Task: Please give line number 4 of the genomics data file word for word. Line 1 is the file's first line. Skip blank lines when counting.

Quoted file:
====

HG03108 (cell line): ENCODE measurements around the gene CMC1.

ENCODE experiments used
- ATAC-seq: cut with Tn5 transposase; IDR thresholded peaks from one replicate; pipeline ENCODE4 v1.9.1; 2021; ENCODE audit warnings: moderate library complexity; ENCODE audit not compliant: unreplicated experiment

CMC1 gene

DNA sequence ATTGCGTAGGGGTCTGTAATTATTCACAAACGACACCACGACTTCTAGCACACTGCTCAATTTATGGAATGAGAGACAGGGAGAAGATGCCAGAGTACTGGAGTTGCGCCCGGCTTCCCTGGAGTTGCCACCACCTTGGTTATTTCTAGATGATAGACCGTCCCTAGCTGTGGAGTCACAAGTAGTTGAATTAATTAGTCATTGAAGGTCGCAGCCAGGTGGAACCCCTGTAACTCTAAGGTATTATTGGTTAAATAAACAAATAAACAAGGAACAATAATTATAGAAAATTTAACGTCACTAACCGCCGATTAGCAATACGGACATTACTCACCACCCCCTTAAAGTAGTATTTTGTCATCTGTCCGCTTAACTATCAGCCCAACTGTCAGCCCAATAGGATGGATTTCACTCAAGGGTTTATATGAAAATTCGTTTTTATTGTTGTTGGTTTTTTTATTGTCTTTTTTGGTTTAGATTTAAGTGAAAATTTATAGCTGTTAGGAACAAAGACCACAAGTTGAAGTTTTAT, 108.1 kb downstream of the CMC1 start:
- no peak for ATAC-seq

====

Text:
CMC1 gene